TitleOcean acidification reduces coral recruitment by disrupting intimate larval-algal settlement interactions
Publication TypeJournal Article
Year of Publication2012
AuthorsDoropoulos C, Ward S, Diaz-Pulido G, Hoegh-Guldberg O, Mumby PJ
Volume15
Pagination338-346
Date PublishedApr
Type of ArticleArticle
ISBN Number1461-023X
Accession NumberBIOSIS:PREV201200316031
Keywords07002, Behavioral biology - General and comparative behavior, 07003,, 07506, Ecology: environmental, 07508, Ecology: environmental biology - Animal, 07512,, 10060, Biochemistry, 124-38-9, 64008, Invertebrata: comparative, experimental, Algae, Microorganisms,, Animals, Invertebrates, Behavior, Behavioral biology - Animal behavior, biology - Plant, carbon dioxide, Cnidaria [41000], coral]/Algae, Plantae, Ecology: environmental biology - Oceanography, interaction, Invertebrata, Animalia, Marine Ecology (Ecology, Environmental Sciences), morphology, physiology and pathology - Cnidaria, Nonvascular Plants, Plants, ocean acidification, coral recruitment, larval-algal settlement, Rhodophyta [14700], studies - General, [Acropora millepora, [Hydrolithon], [Titanoderma]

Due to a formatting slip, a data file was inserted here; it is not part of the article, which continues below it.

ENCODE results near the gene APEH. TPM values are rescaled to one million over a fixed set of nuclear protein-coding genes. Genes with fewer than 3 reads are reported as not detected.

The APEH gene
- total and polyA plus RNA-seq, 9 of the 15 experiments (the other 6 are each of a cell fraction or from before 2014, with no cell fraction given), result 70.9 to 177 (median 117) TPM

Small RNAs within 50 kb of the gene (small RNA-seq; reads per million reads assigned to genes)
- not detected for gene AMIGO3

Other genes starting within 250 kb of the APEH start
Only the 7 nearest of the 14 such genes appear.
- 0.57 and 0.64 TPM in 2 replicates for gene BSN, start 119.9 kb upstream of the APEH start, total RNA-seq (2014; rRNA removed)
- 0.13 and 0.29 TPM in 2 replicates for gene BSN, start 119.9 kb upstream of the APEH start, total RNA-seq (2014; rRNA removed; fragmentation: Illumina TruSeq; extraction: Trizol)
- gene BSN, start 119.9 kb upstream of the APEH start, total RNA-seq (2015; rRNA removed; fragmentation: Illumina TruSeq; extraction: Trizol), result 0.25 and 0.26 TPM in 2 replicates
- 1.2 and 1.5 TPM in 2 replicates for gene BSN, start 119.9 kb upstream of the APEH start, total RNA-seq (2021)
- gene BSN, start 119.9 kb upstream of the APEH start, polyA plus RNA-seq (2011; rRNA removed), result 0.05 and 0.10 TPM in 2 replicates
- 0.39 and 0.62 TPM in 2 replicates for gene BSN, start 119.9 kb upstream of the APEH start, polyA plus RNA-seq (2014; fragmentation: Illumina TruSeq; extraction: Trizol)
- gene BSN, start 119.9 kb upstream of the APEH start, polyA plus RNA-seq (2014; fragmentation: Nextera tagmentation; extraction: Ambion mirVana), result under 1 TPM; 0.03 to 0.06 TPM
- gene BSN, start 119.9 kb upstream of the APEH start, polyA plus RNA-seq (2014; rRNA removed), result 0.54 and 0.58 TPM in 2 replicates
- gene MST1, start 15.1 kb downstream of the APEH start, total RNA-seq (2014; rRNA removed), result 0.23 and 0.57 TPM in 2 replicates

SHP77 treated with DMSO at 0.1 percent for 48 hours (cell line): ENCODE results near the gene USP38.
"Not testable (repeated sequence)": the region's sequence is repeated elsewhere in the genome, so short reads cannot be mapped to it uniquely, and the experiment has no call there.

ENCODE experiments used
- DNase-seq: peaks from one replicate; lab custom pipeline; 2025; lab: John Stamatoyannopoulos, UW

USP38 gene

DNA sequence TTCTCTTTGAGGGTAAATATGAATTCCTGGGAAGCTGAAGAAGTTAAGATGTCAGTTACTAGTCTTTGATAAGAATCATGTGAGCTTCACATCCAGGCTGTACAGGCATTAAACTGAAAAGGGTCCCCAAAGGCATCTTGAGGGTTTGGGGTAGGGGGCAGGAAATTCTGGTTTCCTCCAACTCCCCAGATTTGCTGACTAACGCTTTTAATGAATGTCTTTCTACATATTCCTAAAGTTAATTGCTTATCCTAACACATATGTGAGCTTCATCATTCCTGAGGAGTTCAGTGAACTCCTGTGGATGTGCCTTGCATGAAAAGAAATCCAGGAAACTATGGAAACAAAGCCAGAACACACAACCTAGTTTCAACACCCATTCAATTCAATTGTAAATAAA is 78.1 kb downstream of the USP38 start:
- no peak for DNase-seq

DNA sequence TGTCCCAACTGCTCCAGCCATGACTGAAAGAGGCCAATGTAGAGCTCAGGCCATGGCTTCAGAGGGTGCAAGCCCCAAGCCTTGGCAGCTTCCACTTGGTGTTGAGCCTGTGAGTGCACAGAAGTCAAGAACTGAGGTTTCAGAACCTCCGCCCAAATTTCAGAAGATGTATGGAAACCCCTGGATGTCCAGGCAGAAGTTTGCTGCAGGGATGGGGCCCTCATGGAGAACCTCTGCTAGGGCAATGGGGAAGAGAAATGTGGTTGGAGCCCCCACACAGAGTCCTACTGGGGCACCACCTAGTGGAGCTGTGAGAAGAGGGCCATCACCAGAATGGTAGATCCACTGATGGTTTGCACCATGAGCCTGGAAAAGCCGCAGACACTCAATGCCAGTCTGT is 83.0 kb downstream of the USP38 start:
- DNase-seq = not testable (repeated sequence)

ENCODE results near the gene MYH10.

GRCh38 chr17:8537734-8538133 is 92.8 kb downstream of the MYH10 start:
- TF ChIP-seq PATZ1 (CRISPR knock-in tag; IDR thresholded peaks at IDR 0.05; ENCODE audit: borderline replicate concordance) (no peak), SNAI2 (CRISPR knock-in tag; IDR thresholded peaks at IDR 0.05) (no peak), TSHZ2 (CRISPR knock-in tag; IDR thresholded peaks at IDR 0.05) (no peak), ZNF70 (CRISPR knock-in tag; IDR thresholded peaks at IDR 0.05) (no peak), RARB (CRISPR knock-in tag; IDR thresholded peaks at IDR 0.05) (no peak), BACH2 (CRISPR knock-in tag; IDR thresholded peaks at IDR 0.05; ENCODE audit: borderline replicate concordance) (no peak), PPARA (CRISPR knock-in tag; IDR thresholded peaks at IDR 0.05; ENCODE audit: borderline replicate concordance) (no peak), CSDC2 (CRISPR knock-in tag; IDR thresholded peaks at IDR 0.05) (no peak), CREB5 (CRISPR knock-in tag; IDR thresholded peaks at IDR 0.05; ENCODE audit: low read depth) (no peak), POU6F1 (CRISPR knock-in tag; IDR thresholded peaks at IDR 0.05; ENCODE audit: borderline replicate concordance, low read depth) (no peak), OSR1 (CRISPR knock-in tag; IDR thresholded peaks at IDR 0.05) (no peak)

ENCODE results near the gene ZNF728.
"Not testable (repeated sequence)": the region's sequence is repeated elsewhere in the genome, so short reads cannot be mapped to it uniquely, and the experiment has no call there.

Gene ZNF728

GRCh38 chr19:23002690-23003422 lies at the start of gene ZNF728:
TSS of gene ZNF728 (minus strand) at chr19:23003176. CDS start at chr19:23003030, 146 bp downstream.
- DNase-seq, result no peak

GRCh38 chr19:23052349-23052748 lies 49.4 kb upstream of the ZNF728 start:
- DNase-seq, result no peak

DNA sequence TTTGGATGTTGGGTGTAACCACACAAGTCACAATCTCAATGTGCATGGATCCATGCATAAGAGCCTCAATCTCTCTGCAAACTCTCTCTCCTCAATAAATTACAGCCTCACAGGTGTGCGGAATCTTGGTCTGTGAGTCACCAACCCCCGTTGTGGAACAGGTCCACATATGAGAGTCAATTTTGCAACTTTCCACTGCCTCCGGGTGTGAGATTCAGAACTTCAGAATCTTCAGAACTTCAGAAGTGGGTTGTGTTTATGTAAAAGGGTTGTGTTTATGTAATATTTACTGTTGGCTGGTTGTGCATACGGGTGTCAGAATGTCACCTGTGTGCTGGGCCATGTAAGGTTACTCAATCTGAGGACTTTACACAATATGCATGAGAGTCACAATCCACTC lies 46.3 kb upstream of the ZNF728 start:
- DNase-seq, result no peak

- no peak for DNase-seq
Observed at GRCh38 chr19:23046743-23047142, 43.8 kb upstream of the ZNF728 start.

AbstractSuccessful recruitment in shallow reef ecosystems often involves specific cues that connect planktonic invertebrate larvae with particular crustose coralline algae (CCA) during settlement. While ocean acidification (OA) can reduce larval settlement and the abundance of CCA, the impact of OA on the interactions between planktonic larvae and their preferred settlement substrate are unknown. Here, we demonstrate that CO2 concentrations (800 and 1300 mu atm) predicted to occur by the end of this century significantly reduce coral (Acropora millepora) settlement and CCA cover by = 45%. The CCA important for inducing coral settlement (Titanoderma spp., Hydrolithon spp.) were the most deleteriously affected by OA. Surprisingly, the only preferred settlement substrate (Titanoderma) in the experimental controls was avoided by coral larvae as pCO2 increased, and other substrata selected. Our results suggest OA may reduce coral population recovery by reducing coral settlement rates, disrupting larval settlement behaviour, and reducing the availability of the most desirable coralline algal species for successful coral recruitment.